When I read Kos community and staff ridiculing Republicans I hear enraged screamers at Gay Pride marches in the ‘80s and 90’s. Read on.
Kos has a blind spot on vaccine hesitancy: we read here often that “being Republican” is the problem from both staff writes who are ordinarily quite brilliant — Mark Sumner, and from community writers.
The reality is that being poor, and being poorly educated often lead to bad decisions. These include voting against your own economic interests — voting Republican — but also making bad decisions about your health.
No political party is immune to bad health decisions.
Smoking is a common bad health decision. Interestingly, more Democrats than Republicans smoke. It’s arguably the greatest preventable burden on our healthcare system there is. Obama smoked.
Vaccine hesitancy is another. More Republicans lack vaccinations than Democrats. It’s also an arguably huge preventable burden on our healthcare system.
Ridiculing people not taking vaccines, calling them names and shaming them doesn’t work.
Let’s tie this to Gay Pride.
Like some enraged bigot calling me a disease-carrying faggot at the height of the AIDS epidemic and telling me to die, it’s a bad look. It certainly didn’t make me stop being gay, or having sex.
Remarkably for them perhaps, 40 years into the AIDS pandemic I’m neither positive nor dead. It simply made them look intolerant and crazy then. Raging rabidly at people (Republicans), or people in states (Alabama, Mississippi) or regions (The South) not getting vaccinated now is not a much better look. It’s still intolerant raging bigots.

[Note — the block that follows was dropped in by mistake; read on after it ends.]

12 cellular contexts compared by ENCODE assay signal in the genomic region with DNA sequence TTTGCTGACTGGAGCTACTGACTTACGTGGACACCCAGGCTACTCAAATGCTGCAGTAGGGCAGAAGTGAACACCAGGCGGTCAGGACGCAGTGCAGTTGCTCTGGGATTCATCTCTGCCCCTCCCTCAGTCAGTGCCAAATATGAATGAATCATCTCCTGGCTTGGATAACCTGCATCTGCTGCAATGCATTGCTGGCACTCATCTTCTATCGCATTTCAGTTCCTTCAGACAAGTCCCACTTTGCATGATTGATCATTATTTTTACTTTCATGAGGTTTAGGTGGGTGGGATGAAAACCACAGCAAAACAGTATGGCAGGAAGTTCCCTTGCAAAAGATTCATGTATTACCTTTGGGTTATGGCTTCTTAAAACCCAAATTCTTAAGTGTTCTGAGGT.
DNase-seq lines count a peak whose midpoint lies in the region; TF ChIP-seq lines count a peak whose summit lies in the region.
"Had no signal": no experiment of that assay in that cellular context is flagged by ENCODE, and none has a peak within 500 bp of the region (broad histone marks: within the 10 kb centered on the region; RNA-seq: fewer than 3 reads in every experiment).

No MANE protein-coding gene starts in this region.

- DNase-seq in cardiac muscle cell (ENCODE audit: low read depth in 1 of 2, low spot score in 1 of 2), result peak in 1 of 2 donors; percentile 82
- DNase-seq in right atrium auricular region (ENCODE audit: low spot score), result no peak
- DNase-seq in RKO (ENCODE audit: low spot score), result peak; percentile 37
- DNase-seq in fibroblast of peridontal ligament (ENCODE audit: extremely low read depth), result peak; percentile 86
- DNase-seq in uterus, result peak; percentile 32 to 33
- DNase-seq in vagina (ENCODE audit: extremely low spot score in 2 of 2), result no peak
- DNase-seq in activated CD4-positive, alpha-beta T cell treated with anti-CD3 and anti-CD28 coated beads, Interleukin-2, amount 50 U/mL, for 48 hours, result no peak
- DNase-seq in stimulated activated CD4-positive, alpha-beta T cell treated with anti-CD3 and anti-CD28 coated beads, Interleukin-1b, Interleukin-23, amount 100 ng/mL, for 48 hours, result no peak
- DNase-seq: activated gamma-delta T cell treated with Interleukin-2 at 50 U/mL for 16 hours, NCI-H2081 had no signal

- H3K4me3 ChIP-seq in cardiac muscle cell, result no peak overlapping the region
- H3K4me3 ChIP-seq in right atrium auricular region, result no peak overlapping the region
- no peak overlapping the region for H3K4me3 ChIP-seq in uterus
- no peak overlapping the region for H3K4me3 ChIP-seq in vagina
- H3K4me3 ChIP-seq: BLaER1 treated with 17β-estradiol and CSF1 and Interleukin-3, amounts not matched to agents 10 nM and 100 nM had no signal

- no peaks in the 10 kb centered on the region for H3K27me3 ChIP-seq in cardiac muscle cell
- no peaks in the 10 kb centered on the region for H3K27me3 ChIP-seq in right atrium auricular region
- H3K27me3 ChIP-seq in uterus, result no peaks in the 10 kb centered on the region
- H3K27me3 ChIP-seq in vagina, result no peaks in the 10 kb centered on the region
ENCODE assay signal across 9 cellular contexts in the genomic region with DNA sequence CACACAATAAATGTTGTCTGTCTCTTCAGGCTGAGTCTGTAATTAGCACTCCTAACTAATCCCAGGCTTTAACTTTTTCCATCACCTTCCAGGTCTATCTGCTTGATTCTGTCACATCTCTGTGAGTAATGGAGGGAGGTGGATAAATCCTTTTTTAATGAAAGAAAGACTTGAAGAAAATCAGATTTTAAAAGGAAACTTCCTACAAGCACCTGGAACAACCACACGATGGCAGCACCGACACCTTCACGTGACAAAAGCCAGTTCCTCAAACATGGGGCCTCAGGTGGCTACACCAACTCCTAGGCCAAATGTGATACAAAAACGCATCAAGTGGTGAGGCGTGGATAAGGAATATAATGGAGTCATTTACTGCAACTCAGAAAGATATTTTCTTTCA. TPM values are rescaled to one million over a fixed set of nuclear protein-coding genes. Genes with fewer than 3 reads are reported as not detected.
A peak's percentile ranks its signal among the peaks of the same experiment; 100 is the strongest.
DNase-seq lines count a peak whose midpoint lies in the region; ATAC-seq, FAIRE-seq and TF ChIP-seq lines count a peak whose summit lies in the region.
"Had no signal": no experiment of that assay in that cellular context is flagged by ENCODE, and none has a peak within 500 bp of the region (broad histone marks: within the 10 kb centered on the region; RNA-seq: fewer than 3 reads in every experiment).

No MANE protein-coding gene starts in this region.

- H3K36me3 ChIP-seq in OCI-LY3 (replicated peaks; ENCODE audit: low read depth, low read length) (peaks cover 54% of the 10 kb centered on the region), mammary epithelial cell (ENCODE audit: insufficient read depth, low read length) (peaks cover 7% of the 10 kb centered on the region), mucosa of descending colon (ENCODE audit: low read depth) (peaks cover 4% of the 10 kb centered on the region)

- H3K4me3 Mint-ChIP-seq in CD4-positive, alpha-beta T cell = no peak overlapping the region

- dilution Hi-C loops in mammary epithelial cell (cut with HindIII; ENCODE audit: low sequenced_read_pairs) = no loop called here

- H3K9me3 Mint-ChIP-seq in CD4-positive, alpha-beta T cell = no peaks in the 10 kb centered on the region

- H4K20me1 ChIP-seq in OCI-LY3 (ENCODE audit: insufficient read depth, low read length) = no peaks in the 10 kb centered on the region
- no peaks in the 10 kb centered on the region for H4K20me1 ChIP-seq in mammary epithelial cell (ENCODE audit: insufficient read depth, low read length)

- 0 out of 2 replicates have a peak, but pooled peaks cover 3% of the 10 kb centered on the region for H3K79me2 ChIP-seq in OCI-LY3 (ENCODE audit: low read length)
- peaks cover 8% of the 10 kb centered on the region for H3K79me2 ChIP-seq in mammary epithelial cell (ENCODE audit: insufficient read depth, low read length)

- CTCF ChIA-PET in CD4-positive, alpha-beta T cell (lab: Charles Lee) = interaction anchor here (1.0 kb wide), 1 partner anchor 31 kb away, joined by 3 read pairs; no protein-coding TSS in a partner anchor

When I read Kos community and staff ridiculing Republicans I hear screamers at Gay Pride marches in the ‘80s and 90’s
What is a good progressive position?
Today in the New York Times is an excellent opinion article from Saad P. Omer from the Yale Global Health Initiative. Doctors and Nurses Are The Key to the Final Vaccine Push
As I’ve been sharing in comments on articles, people who make bad choices in vaccination need to listen to facts from people they trust in language they understand to make better decisions.
The most trusted people, according to 20 years of research from Yale, are people’s healthcare providers, their own doctors and nurses.
Next time someone you meet who is deluded and repeating healthcare advice from crazyland TV about Covid, be empathetic. Listen to them in their own language. We all meet these people. I have, more often than I anticipated. Then ask them if they’ve talked with their doctor, a nurse-practitioner, perhaps someone from a local clinic.
Don’t tell them what’s right or wrong, (Godzilla knows I do all the time.) But tell them that your own doctor helped you make decisions you’re comfortable with. You’re more comfortable with your doctor than someone yelling on TV. Your doctor or nurse knows you, and they know whats important for you to know. That you don’t get medical advice from anyone who doesn’t know you personally.
As the article concludes:
The most effective vaccine message is one that comes from a trusted source and not only leads the listeners to get vaccinated but also motivates them to encourage others around them to do so as well. This is what we need, as people become complacent with the benefits of others getting vaccinated. Health care providers hold this sway, and all health workers need to push toward higher vaccination rates together.
Be a motivator. Not an enraged bigot.
Don’t be the enraged intolerant person who screamed diseased faggot at me in the 1980’s. The person who said everyone in San Francisco needed to die. Who screamed at gay pride that all faggots needed to die.
Because there really isn’t much difference between rabid crazies screaming diseased Republican I hope you die did and diseased faggot I hope you die, is there?
Read the article and motivate yourself.